Synopses & Reviews
Over the past three decades, racial prejudice in America has declined significantly and many African American families have seen a steady rise in employment and annual income. But alongside these encouraging signs, Thomas Shapiro argues in The Hidden Cost of Being African American
, fundamental levels of racial inequality persist, particularly in the area of asset accumulation--inheritance, savings accounts, stocks, bonds, home equity, and other investments. Shapiro reveals how the lack of these family assets along with continuing racial discrimination in crucial areas like homeownership dramatically impact the everyday lives of many black families, reversing gains earned in schools and on jobs, and perpetuating the cycle of poverty in which far too many find themselves trapped.
Shapiro uses a combination of in-depth interviews with almost 200 families from Los Angeles, Boston, and St. Louis, and national survey data with 10,000 families to show how racial inequality is transmitted across generations. We see how those families with private wealth are able to move up from generation to generation, relocating to safer communities with better schools and passing along the accompanying advantages to their children. At the same time those without significant wealth remain trapped in communities that don't allow them to move up, no matter how hard they work. Shapiro challenges white middle class families to consider how the privileges that wealth brings not only improve their own chances but also hold back people who don't have them. This "wealthfare" is a legacy of inequality that, if unchanged, will project social injustice far into the future.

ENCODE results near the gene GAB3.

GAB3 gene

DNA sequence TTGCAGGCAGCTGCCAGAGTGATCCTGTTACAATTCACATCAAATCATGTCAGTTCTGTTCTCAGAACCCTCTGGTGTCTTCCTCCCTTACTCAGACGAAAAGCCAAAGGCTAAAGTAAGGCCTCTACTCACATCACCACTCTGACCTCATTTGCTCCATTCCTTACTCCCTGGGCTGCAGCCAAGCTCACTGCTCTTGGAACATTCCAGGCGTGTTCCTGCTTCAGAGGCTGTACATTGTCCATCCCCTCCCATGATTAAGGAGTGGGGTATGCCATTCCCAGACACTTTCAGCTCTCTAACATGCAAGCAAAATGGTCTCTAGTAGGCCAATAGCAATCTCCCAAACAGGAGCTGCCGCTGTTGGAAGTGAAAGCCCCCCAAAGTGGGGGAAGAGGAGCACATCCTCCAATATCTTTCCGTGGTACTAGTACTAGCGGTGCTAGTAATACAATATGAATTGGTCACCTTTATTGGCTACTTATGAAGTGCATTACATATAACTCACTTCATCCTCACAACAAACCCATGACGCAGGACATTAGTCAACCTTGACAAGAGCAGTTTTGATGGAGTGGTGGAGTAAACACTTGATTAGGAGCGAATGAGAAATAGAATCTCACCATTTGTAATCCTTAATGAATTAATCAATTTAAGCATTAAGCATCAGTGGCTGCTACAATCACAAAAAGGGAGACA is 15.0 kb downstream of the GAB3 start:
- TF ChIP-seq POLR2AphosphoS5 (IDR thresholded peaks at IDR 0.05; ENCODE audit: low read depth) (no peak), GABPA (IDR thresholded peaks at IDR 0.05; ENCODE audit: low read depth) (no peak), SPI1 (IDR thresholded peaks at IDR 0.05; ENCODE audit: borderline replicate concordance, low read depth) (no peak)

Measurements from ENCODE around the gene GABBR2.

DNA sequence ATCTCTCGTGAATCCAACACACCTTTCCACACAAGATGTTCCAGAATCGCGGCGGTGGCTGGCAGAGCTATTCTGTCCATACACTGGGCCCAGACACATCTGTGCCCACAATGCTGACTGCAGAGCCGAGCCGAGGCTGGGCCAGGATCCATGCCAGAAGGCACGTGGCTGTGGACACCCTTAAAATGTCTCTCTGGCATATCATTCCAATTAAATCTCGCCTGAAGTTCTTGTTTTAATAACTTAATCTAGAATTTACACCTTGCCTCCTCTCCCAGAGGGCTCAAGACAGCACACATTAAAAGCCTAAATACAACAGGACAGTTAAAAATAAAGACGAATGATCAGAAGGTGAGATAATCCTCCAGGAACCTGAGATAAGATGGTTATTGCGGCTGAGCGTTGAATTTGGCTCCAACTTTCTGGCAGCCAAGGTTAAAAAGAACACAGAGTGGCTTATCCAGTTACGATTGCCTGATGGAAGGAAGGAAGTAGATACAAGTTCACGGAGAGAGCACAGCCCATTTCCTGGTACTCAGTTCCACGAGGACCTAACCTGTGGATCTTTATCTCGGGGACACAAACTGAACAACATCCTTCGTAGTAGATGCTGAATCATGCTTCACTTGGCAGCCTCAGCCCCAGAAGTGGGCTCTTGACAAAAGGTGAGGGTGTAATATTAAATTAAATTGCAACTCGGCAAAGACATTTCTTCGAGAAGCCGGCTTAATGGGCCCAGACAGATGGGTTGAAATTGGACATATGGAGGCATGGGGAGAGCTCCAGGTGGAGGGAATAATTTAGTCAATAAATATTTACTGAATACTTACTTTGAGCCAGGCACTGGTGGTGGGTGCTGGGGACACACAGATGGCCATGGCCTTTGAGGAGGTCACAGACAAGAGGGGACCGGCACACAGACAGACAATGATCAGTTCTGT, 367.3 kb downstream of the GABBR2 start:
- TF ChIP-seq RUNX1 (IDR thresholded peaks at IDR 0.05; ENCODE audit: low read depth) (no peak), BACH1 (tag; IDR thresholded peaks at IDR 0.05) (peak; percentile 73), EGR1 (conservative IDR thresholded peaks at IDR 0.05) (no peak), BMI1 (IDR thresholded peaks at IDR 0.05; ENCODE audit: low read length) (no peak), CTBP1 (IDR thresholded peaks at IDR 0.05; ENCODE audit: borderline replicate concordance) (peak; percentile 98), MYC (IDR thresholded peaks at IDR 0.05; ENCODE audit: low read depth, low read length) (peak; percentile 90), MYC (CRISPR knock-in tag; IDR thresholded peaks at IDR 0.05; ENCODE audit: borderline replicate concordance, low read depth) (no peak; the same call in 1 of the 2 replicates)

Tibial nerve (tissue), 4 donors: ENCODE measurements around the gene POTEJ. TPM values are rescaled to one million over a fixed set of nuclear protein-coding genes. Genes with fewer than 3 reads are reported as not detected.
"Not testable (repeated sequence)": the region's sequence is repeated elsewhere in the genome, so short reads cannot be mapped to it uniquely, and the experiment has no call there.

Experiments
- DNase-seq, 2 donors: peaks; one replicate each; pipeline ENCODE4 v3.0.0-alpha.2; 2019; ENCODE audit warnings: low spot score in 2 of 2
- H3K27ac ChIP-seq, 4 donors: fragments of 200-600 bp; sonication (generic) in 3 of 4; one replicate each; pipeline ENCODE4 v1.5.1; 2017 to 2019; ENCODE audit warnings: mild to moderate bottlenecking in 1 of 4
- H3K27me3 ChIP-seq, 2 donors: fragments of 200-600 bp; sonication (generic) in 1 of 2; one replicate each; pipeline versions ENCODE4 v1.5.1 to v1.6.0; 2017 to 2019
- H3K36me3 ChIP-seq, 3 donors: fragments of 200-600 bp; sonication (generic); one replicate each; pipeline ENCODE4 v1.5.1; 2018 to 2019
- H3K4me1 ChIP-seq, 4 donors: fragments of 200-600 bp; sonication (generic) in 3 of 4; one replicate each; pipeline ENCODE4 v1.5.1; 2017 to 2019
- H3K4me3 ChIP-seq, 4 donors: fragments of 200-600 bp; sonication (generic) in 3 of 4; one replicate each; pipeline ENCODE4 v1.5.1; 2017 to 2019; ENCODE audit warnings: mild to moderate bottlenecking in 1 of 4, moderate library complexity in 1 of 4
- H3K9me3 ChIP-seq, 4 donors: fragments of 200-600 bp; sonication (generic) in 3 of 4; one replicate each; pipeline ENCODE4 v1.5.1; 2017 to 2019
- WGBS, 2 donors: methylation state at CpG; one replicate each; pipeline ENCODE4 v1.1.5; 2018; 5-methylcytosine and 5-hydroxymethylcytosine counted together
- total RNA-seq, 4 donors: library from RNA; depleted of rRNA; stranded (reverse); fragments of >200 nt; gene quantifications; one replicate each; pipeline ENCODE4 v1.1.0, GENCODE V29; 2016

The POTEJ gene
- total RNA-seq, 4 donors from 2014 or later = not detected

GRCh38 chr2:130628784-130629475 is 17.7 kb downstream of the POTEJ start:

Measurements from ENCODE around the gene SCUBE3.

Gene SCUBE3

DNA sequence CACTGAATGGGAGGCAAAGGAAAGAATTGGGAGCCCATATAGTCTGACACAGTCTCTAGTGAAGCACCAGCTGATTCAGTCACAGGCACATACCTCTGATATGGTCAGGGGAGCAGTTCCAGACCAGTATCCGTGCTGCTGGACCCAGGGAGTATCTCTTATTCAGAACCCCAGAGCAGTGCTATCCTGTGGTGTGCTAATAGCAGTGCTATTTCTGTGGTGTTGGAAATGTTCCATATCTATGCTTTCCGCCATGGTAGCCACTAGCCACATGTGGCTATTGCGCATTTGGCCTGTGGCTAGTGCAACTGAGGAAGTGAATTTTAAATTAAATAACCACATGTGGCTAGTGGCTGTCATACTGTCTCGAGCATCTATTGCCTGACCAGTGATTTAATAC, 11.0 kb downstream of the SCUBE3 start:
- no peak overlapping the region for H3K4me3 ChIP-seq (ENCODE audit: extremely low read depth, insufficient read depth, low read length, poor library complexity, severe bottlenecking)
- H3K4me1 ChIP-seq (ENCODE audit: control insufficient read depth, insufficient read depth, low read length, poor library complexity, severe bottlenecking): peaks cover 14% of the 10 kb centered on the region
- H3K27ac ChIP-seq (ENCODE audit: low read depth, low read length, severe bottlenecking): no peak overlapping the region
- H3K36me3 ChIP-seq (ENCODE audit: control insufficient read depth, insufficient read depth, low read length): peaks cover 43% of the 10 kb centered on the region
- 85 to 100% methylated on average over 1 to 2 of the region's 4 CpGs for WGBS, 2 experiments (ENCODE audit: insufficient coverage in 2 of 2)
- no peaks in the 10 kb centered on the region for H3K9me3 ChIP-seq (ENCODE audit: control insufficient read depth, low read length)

Showing that over half of black families fall below the asset poverty line at the beginning of the new century, The Hidden Cost of Being African American will challenge all Americans to reconsider what must be done to end racial inequality.
About the Author
Thomas M. Shapiro
is Pokross Chair of Law and Social Policy, Heller School of Social Policy and Management, Brandeis University. Black Wealth/White Wealth
, which he wrote in collaboration with Melvin Oliver, received widespread acclaim and won several awards, including C. Wright Mills award, the American Sociological Association Distinguished Scholarly Award, and The Myers Center Award for Human Rights.
Table of Contents
Part I: Assets
1. The Color of the Safety Net
2. The Cost of Being Black and the Advantage of Being White
3. Inheritance--"That Parent Thing"
Part II: Making Racial Inequality
4. Middle Class in Black and White: How Level is the Playing Field?
5. The Homeownership Crossroad
Part III: Leveraging Assets
6. Where People "Choose" to Live
7. "Getting a Decent Middle Class American Education": Pursuing Advantage in Schools
Appendix I: Tables
Appendix II: Methodology